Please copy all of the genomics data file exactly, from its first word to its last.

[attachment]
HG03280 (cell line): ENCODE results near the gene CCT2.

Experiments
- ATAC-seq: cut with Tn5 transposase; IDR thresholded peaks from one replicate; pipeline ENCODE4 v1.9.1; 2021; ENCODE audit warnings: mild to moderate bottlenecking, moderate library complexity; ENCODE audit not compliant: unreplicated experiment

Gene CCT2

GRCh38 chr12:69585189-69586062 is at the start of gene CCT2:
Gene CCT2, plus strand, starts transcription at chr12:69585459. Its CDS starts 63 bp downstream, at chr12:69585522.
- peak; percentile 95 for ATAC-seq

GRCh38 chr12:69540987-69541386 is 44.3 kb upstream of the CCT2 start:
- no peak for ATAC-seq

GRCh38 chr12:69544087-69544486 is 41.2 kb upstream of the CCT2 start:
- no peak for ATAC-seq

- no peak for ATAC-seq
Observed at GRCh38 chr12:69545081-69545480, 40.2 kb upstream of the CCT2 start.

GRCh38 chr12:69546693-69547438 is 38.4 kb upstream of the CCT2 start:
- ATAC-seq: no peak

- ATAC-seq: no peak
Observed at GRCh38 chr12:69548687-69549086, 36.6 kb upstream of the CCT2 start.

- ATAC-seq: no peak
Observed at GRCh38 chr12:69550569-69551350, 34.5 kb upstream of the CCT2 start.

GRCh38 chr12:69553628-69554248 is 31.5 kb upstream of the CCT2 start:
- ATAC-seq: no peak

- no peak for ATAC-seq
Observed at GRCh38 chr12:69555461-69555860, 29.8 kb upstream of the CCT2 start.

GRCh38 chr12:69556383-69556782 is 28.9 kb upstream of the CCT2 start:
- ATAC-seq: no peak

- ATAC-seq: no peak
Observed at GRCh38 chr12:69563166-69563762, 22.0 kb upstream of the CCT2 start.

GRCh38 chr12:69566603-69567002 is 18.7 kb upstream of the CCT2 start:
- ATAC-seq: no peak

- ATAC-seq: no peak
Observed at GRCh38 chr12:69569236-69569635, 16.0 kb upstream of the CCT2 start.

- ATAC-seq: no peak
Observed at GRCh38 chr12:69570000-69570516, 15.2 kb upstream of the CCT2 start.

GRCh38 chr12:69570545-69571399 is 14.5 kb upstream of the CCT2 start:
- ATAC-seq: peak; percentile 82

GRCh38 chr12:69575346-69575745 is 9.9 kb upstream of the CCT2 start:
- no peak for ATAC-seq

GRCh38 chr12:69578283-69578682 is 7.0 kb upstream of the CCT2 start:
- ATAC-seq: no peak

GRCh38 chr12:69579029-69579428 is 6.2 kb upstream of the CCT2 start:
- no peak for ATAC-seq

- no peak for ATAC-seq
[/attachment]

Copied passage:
HG03280 (cell line): ENCODE results near the gene CCT2.

Experiments
- ATAC-seq: cut with Tn5 transposase; IDR thresholded peaks from one replicate; pipeline ENCODE4 v1.9.1; 2021; ENCODE audit warnings: mild to moderate bottlenecking, moderate library complexity; ENCODE audit not compliant: unreplicated experiment

Gene CCT2

GRCh38 chr12:69585189-69586062 is at the start of gene CCT2:
Gene CCT2, plus strand, starts transcription at chr12:69585459. Its CDS starts 63 bp downstream, at chr12:69585522.
- peak; percentile 95 for ATAC-seq

GRCh38 chr12:69540987-69541386 is 44.3 kb upstream of the CCT2 start:
- no peak for ATAC-seq

GRCh38 chr12:69544087-69544486 is 41.2 kb upstream of the CCT2 start:
- no peak for ATAC-seq

- no peak for ATAC-seq
Observed at GRCh38 chr12:69545081-69545480, 40.2 kb upstream of the CCT2 start.

GRCh38 chr12:69546693-69547438 is 38.4 kb upstream of the CCT2 start:
- ATAC-seq: no peak

- ATAC-seq: no peak
Observed at GRCh38 chr12:69548687-69549086, 36.6 kb upstream of the CCT2 start.

- ATAC-seq: no peak
Observed at GRCh38 chr12:69550569-69551350, 34.5 kb upstream of the CCT2 start.

GRCh38 chr12:69553628-69554248 is 31.5 kb upstream of the CCT2 start:
- ATAC-seq: no peak

- no peak for ATAC-seq
Observed at GRCh38 chr12:69555461-69555860, 29.8 kb upstream of the CCT2 start.

GRCh38 chr12:69556383-69556782 is 28.9 kb upstream of the CCT2 start:
- ATAC-seq: no peak

- ATAC-seq: no peak
Observed at GRCh38 chr12:69563166-69563762, 22.0 kb upstream of the CCT2 start.

GRCh38 chr12:69566603-69567002 is 18.7 kb upstream of the CCT2 start:
- ATAC-seq: no peak

- ATAC-seq: no peak
Observed at GRCh38 chr12:69569236-69569635, 16.0 kb upstream of the CCT2 start.

- ATAC-seq: no peak
Observed at GRCh38 chr12:69570000-69570516, 15.2 kb upstream of the CCT2 start.

GRCh38 chr12:69570545-69571399 is 14.5 kb upstream of the CCT2 start:
- ATAC-seq: peak; percentile 82

GRCh38 chr12:69575346-69575745 is 9.9 kb upstream of the CCT2 start:
- no peak for ATAC-seq

GRCh38 chr12:69578283-69578682 is 7.0 kb upstream of the CCT2 start:
- ATAC-seq: no peak

GRCh38 chr12:69579029-69579428 is 6.2 kb upstream of the CCT2 start:
- no peak for ATAC-seq

- no peak for ATAC-seq